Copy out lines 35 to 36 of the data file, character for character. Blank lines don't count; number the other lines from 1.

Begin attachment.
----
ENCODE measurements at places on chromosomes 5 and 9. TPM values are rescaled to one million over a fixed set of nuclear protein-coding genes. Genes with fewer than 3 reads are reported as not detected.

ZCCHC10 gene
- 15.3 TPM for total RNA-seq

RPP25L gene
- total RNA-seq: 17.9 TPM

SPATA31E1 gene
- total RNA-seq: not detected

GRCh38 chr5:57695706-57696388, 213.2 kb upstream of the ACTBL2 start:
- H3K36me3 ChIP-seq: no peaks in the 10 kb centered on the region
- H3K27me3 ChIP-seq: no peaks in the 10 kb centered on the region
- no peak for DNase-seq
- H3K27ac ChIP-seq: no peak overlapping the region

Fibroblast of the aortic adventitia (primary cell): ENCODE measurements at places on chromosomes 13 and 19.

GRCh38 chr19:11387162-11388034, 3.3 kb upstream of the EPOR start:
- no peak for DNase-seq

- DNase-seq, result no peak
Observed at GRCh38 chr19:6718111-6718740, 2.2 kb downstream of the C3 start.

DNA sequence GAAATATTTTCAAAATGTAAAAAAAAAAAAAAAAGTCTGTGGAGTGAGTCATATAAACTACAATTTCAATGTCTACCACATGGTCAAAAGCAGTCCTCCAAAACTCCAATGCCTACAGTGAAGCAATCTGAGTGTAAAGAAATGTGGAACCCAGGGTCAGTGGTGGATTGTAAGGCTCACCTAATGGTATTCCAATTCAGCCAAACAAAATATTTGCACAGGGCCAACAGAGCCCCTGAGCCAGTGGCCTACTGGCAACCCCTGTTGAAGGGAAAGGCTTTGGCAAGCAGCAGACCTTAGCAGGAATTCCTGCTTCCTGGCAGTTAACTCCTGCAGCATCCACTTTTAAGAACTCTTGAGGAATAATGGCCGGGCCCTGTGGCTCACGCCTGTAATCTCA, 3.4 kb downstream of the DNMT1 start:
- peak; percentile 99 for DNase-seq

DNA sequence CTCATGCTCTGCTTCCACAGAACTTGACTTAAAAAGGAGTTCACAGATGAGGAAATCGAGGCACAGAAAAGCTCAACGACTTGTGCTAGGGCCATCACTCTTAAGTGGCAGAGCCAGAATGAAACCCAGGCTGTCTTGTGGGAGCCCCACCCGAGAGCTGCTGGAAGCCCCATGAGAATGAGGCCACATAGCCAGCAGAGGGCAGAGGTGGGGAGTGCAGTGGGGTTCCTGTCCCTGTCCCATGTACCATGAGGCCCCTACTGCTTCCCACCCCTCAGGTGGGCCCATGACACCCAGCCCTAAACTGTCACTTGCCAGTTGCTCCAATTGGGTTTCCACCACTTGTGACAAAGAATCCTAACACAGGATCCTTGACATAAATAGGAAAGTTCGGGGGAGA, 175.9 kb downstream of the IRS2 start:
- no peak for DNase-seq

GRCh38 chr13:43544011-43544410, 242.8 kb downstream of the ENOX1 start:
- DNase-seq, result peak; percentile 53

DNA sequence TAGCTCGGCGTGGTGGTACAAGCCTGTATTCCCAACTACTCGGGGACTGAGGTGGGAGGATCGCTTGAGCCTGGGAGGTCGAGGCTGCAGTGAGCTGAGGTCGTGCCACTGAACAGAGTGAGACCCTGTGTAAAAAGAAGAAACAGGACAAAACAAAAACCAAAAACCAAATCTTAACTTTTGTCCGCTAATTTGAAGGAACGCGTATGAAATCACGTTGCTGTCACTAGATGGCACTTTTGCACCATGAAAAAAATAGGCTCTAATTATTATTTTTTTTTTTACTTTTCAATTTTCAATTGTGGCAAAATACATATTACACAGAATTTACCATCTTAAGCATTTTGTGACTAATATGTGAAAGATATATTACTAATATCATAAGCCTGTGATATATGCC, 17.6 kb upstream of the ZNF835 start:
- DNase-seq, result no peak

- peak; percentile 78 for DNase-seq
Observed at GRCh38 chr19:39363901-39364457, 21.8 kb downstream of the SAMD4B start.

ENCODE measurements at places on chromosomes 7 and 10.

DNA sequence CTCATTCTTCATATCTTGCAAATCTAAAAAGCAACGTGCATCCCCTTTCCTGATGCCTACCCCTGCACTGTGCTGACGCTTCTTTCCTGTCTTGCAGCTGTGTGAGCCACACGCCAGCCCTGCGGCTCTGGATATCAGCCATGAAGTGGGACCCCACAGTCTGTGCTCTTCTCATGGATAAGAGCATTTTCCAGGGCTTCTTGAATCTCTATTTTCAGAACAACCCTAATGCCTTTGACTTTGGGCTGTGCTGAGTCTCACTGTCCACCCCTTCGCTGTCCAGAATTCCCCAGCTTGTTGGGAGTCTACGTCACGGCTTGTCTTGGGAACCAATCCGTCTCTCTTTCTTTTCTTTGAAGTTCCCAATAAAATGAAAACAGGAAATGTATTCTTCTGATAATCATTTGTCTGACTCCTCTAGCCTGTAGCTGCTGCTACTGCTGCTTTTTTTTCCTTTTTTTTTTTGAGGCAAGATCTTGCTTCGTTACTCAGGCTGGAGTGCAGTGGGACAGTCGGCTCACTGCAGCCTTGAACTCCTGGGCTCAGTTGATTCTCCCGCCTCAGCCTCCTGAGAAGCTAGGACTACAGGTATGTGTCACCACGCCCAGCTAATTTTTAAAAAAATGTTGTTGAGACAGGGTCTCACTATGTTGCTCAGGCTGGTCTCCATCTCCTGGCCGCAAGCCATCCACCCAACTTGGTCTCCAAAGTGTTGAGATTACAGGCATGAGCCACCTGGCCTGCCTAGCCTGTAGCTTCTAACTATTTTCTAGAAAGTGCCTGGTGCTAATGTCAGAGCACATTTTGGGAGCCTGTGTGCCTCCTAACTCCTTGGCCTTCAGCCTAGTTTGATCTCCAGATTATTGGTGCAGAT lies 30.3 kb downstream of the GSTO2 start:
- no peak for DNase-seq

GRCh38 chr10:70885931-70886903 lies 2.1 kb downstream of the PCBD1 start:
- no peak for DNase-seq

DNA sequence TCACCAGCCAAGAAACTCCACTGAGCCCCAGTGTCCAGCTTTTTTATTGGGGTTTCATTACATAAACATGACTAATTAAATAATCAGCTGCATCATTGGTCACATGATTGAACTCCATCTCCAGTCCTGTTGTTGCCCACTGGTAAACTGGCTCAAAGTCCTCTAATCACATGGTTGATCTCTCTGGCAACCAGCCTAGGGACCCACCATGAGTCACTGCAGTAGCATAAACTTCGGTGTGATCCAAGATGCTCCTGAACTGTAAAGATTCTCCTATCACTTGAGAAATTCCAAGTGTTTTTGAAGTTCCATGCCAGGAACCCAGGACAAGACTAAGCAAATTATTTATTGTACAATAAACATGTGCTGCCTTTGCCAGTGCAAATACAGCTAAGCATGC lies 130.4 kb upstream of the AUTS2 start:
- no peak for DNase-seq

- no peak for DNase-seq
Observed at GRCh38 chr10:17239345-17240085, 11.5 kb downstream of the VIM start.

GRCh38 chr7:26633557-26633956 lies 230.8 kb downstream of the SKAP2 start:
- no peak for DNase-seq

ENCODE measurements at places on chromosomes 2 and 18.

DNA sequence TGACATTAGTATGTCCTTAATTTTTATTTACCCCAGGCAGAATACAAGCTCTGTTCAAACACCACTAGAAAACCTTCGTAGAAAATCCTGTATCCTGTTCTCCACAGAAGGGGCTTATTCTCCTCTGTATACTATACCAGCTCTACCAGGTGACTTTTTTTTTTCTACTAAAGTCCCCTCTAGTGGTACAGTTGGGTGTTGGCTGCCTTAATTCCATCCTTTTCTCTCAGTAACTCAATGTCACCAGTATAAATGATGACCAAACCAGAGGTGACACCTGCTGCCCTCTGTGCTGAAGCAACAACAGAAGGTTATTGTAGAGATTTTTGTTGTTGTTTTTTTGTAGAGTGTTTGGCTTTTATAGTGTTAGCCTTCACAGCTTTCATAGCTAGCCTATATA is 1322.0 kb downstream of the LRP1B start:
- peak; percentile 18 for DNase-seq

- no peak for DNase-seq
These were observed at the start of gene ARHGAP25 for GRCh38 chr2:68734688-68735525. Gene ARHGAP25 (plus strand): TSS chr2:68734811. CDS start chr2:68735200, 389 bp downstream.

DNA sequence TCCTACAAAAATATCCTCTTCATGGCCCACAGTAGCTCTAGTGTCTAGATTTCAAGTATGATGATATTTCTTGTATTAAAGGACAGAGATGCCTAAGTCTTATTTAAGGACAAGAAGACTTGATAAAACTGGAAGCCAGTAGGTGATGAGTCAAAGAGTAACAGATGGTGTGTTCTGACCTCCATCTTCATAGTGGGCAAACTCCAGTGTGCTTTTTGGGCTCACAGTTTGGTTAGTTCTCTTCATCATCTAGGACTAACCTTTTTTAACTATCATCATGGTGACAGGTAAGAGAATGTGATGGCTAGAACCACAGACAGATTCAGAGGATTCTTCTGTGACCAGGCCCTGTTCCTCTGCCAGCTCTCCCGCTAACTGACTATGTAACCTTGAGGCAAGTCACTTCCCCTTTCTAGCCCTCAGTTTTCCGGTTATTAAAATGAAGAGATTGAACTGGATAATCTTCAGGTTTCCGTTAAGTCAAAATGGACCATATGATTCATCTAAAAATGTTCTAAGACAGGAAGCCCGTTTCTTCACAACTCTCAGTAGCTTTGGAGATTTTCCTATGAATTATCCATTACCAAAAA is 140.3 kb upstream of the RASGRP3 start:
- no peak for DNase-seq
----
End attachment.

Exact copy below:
- no peak for DNase-seq
Observed at GRCh38 chr10:17239345-17240085, 11.5 kb downstream of the VIM start.